Colorado Supreme Court issues affirmative ruling on HB21-1164, a bill to fix our K-12 property tax system
In March, Colorado legislators sent the Colorado Supreme Court a formal question, known as an interrogatory, seeking a constitutional ruling on a bill (HB21-1164) that would gradually equalize local school district property tax rates over the next two decades. Today, the Supreme Court issued its 6-1 opinion, agreeing that the General Assembly’s proposed correction plan is constitutional, and this morning the Senate granted final passage to HB-1164.
Colorado’s property tax system that is the first source of revenue for our public education system is inequitable and arbitrary, forcing property owners in school districts across the state to pay wildly different tax rates for no good reason. Today’s decision affirms the legislature’s ability to fix this problem. House Bill 1164 corrects a long-standing error in the implementation of the Taxpayer’s Bill of Rights (TABOR) that created this structural problem in the system and aligns our property tax system with original voter intent in “de-Brucing” elections, without requiring additional local elections.
The majority opinion states (pages 1-2):
“In the unique circumstances before it, the court concludes that the General Assembly may require the districts at issue to gradually eliminate temporary tax credits as provided in House Bill 21-1164 without again obtaining voter approval. Here, school district voters previously approved waivers of the applicable TABOR limits; per the erroneous advice of the Colorado Department of Education, the school districts did not implement those waivers; and, in House Bill 21-1164, the General Assembly seeks to eliminate the tax credits at issue simply to effectuate what the voters had previously authorized. In these circumstances, the court perceives nothing in TABOR requiring further voter approval.”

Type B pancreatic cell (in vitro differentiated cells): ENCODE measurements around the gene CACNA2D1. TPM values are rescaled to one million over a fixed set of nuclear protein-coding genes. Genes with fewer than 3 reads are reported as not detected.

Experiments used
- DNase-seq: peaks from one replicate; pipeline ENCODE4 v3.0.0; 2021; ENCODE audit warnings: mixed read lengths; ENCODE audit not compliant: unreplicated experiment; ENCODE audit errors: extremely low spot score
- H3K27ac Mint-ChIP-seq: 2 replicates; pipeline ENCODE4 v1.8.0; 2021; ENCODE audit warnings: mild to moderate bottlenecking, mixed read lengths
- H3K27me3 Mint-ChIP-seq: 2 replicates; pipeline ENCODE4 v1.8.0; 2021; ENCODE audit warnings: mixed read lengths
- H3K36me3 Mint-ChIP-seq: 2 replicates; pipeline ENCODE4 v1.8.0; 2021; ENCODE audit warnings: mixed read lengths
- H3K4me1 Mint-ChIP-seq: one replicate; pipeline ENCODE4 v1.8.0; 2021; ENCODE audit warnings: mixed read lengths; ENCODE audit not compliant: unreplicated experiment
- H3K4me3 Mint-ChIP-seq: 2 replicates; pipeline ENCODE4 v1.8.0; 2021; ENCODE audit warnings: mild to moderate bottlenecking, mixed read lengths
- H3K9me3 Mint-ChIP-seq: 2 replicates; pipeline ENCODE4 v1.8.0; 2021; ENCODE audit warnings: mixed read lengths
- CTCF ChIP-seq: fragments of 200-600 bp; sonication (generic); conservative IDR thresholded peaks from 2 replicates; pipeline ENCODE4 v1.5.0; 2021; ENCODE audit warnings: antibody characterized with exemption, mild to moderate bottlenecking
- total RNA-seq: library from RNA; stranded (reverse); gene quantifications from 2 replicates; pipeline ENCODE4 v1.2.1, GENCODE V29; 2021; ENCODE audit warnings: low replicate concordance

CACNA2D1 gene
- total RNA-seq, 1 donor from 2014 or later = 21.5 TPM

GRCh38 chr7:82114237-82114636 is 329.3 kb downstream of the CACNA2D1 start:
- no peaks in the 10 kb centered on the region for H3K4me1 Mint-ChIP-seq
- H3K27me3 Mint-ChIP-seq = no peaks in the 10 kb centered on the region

And further states (page 31):
“…the gradual elimination of the tax credits previously adopted in House Bill 20-1418 does not impose or effectuate a new tax, tax rate increase, mill levy above that for the prior year, or a tax policy change directly causing a net tax revenue gain to any district. Instead, this legislative action simply implements what voters in most Colorado school districts approved when they voted to authorize their school districts to retain and expend “all revenue” or “full revenue” from “any source,” notwithstanding TABOR’s revenue limitations.”
Upon news of the decision, the Senate passed HB-1164 on 3rd and final reading this morning. The bill has already passed the House, so the court’s decision set HB-1164 up for final passage. As implemented, the bill will correct over time Colorado’s patchwork of property tax rates and move us closer to a system where a student’s level of educational opportunity is not determined by their zip code and level of local property wealth. The change will also generate more than $90 million in new revenue for schools next year and almost $300 million per year when fully implemented.
We applaud the Supreme Court’s final decision and the General Assembly’s final passage of HB-1164, which is just the beginning of a necessary conversation about better ways to collect and distribute our public education funds. We look forward to working with our partners and legislative champions to build a modernized and more equitable school funding system that puts kids at the center and targets investments to students and communities facing the most barriers to opportunity.
Learn more about the Children’s Campaign’s efforts to draw attention to this important issue in previous KidsFlash posts and West Steps podcast episodes, and read Chalkbeat’s coverage of the bill and interrogatory to date. Read the Supreme Court’s decision here, and reach out to Vice President of Education Initiatives Leslie Colwell with any questions.